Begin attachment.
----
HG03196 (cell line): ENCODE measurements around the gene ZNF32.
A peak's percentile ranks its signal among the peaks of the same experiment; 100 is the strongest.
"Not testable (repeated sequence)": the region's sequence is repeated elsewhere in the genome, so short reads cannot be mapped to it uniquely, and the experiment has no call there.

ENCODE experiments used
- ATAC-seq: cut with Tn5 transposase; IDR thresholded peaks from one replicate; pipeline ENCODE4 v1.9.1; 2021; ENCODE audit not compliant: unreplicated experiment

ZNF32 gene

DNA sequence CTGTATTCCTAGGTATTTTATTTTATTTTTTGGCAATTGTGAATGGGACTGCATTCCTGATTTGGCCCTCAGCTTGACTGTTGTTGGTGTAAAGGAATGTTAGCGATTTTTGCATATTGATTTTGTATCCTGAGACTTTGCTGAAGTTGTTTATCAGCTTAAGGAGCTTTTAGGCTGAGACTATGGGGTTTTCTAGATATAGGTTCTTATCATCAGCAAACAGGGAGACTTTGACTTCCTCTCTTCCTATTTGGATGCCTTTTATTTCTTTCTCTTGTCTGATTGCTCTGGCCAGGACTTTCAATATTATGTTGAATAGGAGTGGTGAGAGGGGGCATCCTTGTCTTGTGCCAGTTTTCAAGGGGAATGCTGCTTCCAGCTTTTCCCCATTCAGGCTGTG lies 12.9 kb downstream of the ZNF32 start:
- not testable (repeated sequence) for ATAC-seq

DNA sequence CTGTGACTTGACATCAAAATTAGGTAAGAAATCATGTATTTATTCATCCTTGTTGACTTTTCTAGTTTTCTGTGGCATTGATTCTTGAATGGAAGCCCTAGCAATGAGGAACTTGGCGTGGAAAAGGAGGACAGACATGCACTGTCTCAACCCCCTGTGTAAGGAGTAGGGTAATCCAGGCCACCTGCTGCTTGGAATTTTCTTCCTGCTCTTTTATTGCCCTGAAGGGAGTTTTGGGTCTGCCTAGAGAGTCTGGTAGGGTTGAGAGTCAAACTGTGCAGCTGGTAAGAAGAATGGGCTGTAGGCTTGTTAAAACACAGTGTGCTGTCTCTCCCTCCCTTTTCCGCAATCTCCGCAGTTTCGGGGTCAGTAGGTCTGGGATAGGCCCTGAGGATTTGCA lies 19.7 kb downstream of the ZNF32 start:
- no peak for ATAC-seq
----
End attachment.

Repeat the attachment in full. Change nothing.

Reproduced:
HG03196 (cell line): ENCODE measurements around the gene ZNF32.
A peak's percentile ranks its signal among the peaks of the same experiment; 100 is the strongest.
"Not testable (repeated sequence)": the region's sequence is repeated elsewhere in the genome, so short reads cannot be mapped to it uniquely, and the experiment has no call there.

ENCODE experiments used
- ATAC-seq: cut with Tn5 transposase; IDR thresholded peaks from one replicate; pipeline ENCODE4 v1.9.1; 2021; ENCODE audit not compliant: unreplicated experiment

ZNF32 gene

DNA sequence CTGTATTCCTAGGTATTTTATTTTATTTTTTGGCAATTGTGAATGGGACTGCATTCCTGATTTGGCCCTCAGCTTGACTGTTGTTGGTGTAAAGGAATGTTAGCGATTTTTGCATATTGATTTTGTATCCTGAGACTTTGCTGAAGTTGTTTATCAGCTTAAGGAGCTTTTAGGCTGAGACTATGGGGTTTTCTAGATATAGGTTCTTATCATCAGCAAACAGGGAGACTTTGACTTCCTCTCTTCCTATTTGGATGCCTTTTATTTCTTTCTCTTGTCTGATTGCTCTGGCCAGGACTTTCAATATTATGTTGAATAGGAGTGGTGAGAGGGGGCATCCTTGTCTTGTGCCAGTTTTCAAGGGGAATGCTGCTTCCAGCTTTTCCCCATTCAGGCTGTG lies 12.9 kb downstream of the ZNF32 start:
- not testable (repeated sequence) for ATAC-seq

DNA sequence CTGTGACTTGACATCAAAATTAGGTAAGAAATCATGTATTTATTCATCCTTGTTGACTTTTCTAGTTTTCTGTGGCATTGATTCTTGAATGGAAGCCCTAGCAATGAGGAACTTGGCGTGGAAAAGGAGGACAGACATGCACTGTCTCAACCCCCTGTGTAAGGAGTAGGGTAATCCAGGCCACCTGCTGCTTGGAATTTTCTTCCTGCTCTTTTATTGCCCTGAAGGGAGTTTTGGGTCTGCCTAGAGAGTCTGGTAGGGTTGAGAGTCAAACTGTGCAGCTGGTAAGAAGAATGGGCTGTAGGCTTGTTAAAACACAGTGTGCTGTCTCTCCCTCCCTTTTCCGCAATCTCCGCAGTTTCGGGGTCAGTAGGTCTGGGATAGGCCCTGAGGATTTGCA lies 19.7 kb downstream of the ZNF32 start:
- no peak for ATAC-seq